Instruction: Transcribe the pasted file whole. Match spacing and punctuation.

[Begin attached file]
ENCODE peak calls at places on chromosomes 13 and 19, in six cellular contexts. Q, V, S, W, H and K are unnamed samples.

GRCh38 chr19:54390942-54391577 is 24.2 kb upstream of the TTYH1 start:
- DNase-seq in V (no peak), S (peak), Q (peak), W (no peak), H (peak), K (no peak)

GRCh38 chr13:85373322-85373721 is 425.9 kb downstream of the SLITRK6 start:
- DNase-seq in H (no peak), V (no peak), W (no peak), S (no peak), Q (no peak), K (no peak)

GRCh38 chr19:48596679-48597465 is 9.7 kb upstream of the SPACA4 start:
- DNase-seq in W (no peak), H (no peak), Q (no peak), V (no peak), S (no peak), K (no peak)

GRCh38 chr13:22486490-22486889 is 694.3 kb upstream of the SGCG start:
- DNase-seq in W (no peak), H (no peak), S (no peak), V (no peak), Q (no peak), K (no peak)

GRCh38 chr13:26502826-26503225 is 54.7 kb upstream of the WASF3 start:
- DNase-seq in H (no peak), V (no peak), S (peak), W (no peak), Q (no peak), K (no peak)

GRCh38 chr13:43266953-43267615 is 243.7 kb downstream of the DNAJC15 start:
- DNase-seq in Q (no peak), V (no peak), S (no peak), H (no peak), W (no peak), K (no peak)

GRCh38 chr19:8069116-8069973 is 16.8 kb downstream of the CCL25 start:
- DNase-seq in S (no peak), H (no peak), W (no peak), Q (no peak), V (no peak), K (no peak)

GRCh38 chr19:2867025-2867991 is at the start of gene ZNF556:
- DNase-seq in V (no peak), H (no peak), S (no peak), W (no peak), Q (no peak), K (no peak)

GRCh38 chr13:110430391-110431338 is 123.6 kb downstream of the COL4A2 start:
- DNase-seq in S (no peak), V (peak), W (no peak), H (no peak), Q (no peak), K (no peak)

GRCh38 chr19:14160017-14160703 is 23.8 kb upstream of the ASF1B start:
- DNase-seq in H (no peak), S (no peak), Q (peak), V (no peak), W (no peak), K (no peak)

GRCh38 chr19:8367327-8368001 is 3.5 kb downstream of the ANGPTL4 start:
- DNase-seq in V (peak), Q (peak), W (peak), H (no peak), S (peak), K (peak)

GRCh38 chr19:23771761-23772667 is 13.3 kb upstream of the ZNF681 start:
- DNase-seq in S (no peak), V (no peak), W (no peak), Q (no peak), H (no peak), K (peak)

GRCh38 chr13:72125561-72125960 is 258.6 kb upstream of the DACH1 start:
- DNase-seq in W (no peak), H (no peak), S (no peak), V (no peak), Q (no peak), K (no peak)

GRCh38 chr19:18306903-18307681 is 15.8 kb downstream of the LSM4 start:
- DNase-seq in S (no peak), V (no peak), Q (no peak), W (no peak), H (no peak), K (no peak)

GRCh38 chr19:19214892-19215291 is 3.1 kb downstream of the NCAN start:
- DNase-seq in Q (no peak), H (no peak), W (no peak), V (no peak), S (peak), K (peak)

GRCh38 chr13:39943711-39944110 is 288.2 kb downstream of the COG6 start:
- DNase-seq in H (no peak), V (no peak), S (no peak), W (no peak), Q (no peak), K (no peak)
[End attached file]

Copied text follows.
ENCODE peak calls at places on chromosomes 13 and 19, in six cellular contexts. Q, V, S, W, H and K are unnamed samples.

GRCh38 chr19:54390942-54391577 is 24.2 kb upstream of the TTYH1 start:
- DNase-seq in V (no peak), S (peak), Q (peak), W (no peak), H (peak), K (no peak)

GRCh38 chr13:85373322-85373721 is 425.9 kb downstream of the SLITRK6 start:
- DNase-seq in H (no peak), V (no peak), W (no peak), S (no peak), Q (no peak), K (no peak)

GRCh38 chr19:48596679-48597465 is 9.7 kb upstream of the SPACA4 start:
- DNase-seq in W (no peak), H (no peak), Q (no peak), V (no peak), S (no peak), K (no peak)

GRCh38 chr13:22486490-22486889 is 694.3 kb upstream of the SGCG start:
- DNase-seq in W (no peak), H (no peak), S (no peak), V (no peak), Q (no peak), K (no peak)

GRCh38 chr13:26502826-26503225 is 54.7 kb upstream of the WASF3 start:
- DNase-seq in H (no peak), V (no peak), S (peak), W (no peak), Q (no peak), K (no peak)

GRCh38 chr13:43266953-43267615 is 243.7 kb downstream of the DNAJC15 start:
- DNase-seq in Q (no peak), V (no peak), S (no peak), H (no peak), W (no peak), K (no peak)

GRCh38 chr19:8069116-8069973 is 16.8 kb downstream of the CCL25 start:
- DNase-seq in S (no peak), H (no peak), W (no peak), Q (no peak), V (no peak), K (no peak)

GRCh38 chr19:2867025-2867991 is at the start of gene ZNF556:
- DNase-seq in V (no peak), H (no peak), S (no peak), W (no peak), Q (no peak), K (no peak)

GRCh38 chr13:110430391-110431338 is 123.6 kb downstream of the COL4A2 start:
- DNase-seq in S (no peak), V (peak), W (no peak), H (no peak), Q (no peak), K (no peak)

GRCh38 chr19:14160017-14160703 is 23.8 kb upstream of the ASF1B start:
- DNase-seq in H (no peak), S (no peak), Q (peak), V (no peak), W (no peak), K (no peak)

GRCh38 chr19:8367327-8368001 is 3.5 kb downstream of the ANGPTL4 start:
- DNase-seq in V (peak), Q (peak), W (peak), H (no peak), S (peak), K (peak)

GRCh38 chr19:23771761-23772667 is 13.3 kb upstream of the ZNF681 start:
- DNase-seq in S (no peak), V (no peak), W (no peak), Q (no peak), H (no peak), K (peak)

GRCh38 chr13:72125561-72125960 is 258.6 kb upstream of the DACH1 start:
- DNase-seq in W (no peak), H (no peak), S (no peak), V (no peak), Q (no peak), K (no peak)

GRCh38 chr19:18306903-18307681 is 15.8 kb downstream of the LSM4 start:
- DNase-seq in S (no peak), V (no peak), Q (no peak), W (no peak), H (no peak), K (no peak)

GRCh38 chr19:19214892-19215291 is 3.1 kb downstream of the NCAN start:
- DNase-seq in Q (no peak), H (no peak), W (no peak), V (no peak), S (peak), K (peak)

GRCh38 chr13:39943711-39944110 is 288.2 kb downstream of the COG6 start:
- DNase-seq in H (no peak), V (no peak), S (no peak), W (no peak), Q (no peak), K (no peak)